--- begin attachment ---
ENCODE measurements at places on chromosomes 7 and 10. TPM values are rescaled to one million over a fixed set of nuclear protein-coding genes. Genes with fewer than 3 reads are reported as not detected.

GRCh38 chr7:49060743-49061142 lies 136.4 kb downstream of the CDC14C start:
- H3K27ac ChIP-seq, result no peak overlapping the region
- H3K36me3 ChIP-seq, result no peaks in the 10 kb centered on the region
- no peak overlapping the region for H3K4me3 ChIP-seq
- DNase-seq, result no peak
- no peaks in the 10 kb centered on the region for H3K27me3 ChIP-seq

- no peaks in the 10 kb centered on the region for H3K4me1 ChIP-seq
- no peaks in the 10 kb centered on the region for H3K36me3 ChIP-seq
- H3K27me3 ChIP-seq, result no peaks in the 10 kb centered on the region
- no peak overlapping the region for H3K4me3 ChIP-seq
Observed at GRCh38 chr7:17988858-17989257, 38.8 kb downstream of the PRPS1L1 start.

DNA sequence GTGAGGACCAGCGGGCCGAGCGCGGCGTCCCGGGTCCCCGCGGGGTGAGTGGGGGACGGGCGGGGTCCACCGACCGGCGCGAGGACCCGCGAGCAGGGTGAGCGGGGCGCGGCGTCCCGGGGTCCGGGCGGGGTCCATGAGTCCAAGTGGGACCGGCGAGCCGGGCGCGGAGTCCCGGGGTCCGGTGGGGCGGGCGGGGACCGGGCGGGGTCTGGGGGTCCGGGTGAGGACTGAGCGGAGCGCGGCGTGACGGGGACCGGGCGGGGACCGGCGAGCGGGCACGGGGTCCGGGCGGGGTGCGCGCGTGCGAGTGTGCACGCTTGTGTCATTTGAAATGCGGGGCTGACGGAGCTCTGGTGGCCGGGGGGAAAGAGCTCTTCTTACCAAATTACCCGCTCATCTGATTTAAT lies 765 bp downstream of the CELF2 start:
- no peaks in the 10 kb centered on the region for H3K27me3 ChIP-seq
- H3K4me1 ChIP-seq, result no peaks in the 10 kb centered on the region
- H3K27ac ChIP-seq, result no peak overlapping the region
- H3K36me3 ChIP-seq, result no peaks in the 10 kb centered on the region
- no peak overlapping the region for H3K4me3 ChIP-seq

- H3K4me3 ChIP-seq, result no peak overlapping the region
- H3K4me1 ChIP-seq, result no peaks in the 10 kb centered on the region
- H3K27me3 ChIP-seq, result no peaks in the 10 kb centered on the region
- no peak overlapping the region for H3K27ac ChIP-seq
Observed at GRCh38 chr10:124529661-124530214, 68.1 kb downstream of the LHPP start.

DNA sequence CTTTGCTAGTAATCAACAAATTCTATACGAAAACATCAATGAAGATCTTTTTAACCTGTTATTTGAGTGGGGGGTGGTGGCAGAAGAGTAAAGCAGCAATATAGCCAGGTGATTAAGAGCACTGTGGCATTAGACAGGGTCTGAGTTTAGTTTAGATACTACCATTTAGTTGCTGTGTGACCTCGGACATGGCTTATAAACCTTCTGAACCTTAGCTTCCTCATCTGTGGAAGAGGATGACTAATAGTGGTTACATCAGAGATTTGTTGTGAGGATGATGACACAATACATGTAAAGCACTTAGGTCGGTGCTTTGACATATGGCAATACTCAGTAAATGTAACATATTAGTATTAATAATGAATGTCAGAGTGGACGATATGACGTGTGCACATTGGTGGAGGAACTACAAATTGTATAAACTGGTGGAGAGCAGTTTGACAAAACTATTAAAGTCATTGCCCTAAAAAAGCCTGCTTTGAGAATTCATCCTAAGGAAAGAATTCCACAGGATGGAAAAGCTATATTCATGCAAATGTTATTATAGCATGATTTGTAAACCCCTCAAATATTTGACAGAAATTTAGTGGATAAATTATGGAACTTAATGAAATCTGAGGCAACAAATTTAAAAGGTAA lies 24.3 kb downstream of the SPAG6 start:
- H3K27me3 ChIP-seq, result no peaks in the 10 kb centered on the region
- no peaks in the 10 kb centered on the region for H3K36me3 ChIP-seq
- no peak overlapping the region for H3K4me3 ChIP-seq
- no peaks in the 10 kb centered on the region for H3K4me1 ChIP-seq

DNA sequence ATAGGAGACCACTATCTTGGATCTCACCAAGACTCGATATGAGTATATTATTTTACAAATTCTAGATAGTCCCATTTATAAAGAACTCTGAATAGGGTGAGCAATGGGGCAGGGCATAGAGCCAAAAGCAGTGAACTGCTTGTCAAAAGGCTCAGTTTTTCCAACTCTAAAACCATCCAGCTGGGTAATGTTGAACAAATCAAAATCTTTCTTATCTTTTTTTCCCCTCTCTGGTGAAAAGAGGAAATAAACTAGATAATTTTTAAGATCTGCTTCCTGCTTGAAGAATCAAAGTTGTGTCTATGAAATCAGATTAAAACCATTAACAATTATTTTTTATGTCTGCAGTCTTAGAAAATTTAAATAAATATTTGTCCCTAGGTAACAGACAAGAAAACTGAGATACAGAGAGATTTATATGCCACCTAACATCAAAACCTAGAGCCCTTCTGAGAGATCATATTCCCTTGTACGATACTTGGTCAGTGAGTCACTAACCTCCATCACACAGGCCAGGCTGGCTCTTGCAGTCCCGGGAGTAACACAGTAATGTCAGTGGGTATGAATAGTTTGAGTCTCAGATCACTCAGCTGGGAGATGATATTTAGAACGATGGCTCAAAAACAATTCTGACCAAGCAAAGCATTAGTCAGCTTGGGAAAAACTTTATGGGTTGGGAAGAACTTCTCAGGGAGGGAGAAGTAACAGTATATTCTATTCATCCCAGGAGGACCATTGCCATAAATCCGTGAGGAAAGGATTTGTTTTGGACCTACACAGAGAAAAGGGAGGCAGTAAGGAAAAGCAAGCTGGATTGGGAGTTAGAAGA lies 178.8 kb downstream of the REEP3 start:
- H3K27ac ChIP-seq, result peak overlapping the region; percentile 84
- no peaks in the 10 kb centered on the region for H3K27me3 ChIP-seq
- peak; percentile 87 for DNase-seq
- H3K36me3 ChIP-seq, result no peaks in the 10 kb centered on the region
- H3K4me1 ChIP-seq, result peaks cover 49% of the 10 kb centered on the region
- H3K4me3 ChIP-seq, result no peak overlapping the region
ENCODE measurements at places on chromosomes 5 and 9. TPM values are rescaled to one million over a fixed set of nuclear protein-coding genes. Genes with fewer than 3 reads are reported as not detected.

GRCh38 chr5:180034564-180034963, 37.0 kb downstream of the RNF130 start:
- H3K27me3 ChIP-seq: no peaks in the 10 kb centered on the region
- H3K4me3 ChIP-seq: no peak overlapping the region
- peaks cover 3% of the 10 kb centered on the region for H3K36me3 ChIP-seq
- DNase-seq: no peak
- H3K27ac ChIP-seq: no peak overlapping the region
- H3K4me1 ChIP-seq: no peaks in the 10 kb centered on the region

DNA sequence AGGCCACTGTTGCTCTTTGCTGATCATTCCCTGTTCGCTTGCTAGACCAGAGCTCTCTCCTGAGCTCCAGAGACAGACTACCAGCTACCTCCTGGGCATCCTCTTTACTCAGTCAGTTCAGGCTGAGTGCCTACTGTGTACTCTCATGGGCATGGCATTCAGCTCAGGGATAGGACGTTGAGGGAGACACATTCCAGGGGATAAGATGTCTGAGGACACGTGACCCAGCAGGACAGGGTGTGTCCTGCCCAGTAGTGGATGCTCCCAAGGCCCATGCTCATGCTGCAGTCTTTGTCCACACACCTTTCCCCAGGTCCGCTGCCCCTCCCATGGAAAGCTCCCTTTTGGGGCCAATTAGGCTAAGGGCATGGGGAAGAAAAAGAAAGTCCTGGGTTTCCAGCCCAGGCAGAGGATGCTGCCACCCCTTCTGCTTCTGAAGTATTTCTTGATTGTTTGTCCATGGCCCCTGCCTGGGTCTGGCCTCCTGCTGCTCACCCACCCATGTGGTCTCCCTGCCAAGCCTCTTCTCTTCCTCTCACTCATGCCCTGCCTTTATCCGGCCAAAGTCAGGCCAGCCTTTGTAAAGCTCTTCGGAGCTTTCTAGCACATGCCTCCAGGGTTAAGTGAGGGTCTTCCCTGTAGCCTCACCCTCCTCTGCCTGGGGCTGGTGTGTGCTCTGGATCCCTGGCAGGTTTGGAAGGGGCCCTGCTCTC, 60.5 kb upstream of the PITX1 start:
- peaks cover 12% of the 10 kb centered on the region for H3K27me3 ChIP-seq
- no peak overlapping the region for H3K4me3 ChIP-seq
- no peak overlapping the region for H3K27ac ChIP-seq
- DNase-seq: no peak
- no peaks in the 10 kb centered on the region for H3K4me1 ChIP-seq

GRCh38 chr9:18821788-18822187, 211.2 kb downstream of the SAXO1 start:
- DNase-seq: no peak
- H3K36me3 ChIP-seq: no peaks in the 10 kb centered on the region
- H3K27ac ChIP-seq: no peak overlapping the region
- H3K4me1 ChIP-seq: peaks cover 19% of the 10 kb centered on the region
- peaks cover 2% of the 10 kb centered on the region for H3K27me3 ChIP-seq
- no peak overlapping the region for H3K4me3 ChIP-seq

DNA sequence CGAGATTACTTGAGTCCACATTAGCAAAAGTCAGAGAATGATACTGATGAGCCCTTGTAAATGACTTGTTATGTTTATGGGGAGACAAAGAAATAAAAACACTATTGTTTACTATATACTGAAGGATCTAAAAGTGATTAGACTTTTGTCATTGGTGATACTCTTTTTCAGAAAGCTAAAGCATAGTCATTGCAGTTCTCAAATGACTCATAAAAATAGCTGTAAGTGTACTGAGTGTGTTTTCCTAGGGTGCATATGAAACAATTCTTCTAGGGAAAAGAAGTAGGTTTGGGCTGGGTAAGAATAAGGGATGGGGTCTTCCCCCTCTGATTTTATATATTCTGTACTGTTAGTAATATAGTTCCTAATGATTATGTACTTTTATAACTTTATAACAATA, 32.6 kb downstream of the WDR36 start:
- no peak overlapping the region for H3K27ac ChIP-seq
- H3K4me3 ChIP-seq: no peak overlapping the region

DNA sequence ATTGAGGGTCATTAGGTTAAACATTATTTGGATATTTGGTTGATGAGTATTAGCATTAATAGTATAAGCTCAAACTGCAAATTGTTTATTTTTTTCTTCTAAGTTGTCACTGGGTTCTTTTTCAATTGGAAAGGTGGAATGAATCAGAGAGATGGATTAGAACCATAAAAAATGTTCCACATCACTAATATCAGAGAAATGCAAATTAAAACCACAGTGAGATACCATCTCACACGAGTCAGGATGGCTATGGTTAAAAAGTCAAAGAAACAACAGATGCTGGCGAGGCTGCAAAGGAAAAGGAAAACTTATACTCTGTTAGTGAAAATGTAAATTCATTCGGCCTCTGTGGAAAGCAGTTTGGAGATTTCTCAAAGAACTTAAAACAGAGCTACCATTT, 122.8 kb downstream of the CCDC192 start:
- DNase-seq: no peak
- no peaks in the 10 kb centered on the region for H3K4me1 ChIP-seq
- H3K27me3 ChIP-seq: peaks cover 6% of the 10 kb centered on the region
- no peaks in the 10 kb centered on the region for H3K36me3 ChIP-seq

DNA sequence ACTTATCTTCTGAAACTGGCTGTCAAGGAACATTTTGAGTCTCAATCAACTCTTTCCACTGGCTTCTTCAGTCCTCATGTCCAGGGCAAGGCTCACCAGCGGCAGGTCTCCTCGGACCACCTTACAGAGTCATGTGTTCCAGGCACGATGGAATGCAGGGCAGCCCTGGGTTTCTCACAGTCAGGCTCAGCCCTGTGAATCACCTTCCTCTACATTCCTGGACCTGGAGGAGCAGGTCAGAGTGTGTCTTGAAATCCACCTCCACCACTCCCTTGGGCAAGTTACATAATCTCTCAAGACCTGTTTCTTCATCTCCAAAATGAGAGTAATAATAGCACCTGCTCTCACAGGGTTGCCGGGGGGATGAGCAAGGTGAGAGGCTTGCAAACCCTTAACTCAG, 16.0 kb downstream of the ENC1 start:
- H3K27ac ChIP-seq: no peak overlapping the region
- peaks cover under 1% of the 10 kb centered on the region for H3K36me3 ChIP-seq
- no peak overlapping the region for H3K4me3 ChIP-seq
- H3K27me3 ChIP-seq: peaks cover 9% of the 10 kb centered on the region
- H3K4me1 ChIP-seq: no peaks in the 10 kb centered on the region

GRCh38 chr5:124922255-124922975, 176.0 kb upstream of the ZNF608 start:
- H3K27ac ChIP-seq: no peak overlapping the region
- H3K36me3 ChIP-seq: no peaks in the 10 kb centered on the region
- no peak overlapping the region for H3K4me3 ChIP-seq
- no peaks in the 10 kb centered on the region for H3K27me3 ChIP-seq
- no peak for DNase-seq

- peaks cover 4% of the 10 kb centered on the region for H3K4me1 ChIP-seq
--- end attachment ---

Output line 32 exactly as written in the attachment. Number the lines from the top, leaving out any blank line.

- peak; percentile 87 for DNase-seq